‘An outdated and unfair policy’.

One healthcare professional told Asthma UK that she had found the money herself to pay for her patient’s prescription because she was worried about them being unable to afford their life-saving medication.

A majority of nurses surveyed (92%) want ‘harmful’ prescription charges for people with asthma to be scrapped.

Samantha Walker, Director of Research and Policy at Asthma UK and a qualified nurse, said:“It’s really worrying that nurses who are working so hard to help their patients stay well are seeing people with asthma suffer because of an outdated and unfair policy. It is high time the Government took action and urgently reviewed asthma prescription charges so that people with asthma aren’t put at risk of avoidable but potentially life-threatening asthma attacks. No one should have to pay to breathe.”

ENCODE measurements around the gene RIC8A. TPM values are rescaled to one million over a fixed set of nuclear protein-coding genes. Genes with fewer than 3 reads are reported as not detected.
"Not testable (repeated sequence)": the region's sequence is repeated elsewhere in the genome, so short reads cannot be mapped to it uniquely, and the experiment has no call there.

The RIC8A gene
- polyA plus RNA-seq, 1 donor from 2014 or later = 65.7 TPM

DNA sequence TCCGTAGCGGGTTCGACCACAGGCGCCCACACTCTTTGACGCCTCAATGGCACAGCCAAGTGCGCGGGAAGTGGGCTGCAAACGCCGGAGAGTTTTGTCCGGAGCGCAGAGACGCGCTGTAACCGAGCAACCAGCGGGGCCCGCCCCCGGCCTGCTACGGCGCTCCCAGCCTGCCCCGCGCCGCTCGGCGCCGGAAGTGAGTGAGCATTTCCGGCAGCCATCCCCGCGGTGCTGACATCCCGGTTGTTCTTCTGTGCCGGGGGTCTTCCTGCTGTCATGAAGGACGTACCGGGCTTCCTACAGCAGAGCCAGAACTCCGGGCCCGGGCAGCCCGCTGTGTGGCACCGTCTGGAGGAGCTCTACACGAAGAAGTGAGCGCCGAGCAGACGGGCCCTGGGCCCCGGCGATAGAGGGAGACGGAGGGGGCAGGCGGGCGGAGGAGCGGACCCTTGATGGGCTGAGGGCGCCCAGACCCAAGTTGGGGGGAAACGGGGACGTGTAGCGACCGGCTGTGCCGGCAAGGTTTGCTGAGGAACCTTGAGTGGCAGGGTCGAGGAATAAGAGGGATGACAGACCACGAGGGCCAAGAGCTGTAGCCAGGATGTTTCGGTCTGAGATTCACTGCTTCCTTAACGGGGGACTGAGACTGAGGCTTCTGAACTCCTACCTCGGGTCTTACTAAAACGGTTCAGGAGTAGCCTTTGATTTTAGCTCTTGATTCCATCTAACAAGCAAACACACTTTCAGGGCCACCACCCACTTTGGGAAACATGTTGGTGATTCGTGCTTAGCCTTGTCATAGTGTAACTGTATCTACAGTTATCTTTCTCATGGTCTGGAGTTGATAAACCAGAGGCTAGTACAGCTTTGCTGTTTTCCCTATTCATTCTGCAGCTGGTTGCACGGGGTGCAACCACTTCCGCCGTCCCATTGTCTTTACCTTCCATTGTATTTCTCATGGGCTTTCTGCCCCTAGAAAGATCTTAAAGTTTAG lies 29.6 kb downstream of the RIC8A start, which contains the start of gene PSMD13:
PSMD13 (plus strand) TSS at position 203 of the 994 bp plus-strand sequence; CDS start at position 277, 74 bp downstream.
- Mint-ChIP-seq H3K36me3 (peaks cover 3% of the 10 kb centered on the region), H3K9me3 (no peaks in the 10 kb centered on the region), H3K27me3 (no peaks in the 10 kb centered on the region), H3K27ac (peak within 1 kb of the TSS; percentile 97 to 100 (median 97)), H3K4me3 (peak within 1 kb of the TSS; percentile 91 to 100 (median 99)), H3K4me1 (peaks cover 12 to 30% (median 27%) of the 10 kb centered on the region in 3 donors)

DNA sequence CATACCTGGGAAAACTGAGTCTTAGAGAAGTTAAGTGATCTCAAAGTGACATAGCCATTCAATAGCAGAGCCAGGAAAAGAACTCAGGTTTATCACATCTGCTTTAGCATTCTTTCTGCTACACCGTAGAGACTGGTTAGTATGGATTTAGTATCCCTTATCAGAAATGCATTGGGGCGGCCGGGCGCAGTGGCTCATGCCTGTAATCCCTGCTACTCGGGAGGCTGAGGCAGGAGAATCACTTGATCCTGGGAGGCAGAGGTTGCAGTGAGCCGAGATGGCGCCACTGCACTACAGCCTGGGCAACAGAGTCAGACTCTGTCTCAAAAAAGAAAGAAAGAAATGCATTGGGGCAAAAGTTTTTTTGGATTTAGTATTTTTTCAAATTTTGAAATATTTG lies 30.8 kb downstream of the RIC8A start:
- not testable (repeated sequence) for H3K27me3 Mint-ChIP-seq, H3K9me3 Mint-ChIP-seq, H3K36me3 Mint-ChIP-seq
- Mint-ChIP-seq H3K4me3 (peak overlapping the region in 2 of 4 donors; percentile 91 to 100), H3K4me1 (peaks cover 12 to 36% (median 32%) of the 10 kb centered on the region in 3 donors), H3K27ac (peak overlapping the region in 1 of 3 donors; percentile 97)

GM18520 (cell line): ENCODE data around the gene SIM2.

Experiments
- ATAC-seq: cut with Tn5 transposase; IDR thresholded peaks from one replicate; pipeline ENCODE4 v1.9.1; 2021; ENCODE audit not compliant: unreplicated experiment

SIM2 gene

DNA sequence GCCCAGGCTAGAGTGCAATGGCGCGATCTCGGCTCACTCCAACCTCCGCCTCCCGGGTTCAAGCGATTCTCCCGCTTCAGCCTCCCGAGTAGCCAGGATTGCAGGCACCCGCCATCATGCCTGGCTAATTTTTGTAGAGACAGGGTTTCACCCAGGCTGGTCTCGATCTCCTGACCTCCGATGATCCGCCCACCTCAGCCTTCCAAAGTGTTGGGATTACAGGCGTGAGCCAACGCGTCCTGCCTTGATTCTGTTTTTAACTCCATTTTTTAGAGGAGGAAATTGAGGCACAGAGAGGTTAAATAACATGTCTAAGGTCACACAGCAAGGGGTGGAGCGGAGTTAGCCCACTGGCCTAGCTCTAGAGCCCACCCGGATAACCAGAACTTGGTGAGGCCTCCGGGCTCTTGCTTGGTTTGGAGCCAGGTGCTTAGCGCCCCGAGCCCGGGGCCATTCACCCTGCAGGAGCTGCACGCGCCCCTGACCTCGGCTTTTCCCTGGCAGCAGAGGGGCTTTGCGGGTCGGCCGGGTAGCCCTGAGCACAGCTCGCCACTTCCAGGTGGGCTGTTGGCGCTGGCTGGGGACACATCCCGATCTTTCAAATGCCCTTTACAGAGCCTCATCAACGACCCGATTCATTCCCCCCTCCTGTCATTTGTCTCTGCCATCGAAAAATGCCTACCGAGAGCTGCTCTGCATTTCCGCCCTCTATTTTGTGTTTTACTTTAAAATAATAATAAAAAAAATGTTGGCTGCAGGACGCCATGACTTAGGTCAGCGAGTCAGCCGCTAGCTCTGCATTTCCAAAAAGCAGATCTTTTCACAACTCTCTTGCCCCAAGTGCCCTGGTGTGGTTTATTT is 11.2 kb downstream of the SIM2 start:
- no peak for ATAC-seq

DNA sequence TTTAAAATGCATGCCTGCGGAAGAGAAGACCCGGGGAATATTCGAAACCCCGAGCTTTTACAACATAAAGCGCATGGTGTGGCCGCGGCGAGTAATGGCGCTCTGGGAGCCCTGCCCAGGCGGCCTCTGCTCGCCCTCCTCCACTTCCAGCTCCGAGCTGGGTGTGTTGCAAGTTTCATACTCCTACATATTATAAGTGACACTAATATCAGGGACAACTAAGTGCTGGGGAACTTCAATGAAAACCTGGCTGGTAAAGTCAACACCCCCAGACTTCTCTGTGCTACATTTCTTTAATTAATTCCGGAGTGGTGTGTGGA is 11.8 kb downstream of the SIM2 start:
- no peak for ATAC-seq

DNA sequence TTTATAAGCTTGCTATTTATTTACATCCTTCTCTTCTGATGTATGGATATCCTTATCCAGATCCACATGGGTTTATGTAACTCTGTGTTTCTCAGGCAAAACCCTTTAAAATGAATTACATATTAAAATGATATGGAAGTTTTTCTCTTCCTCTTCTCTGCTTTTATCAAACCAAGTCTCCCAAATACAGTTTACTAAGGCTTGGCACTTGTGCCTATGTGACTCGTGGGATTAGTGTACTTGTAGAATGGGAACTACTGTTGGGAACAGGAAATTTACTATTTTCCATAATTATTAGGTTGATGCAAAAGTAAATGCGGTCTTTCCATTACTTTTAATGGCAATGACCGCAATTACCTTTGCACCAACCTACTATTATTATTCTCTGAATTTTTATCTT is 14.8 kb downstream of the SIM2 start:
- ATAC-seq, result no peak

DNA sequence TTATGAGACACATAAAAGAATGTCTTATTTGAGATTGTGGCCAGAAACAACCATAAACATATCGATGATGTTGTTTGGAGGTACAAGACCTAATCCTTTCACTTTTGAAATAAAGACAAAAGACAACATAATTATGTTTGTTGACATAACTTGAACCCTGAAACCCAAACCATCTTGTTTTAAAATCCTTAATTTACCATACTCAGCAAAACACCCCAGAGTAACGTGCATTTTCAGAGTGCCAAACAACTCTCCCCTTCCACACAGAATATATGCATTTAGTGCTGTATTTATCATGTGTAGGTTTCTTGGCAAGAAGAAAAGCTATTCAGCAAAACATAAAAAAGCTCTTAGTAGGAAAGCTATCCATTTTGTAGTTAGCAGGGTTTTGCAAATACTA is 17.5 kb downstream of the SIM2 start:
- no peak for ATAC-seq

‘Only making their condition worse’.

Wendy Preston, Head of Nursing Practice at the Royal College of Nursing said: “It cannot be acceptable that some people with long-term conditions are missing out on their vital medication because they cannot afford it.

“Nurses see the impact of this every day of the week and know what happens when people do not take their vital medication.

“This will only make their condition worse and they will end up needing further treatment adding additional pressure the health and care system.

“It is time that there is equity with other long-term conditions such as diabetes where prescription charges are exempt.”

Asthma UK is urging people with asthma, nurses and other healthcare professionals to join its Stop Unfair Asthma Prescription Charges campaign and sign its petition to end prescription charges.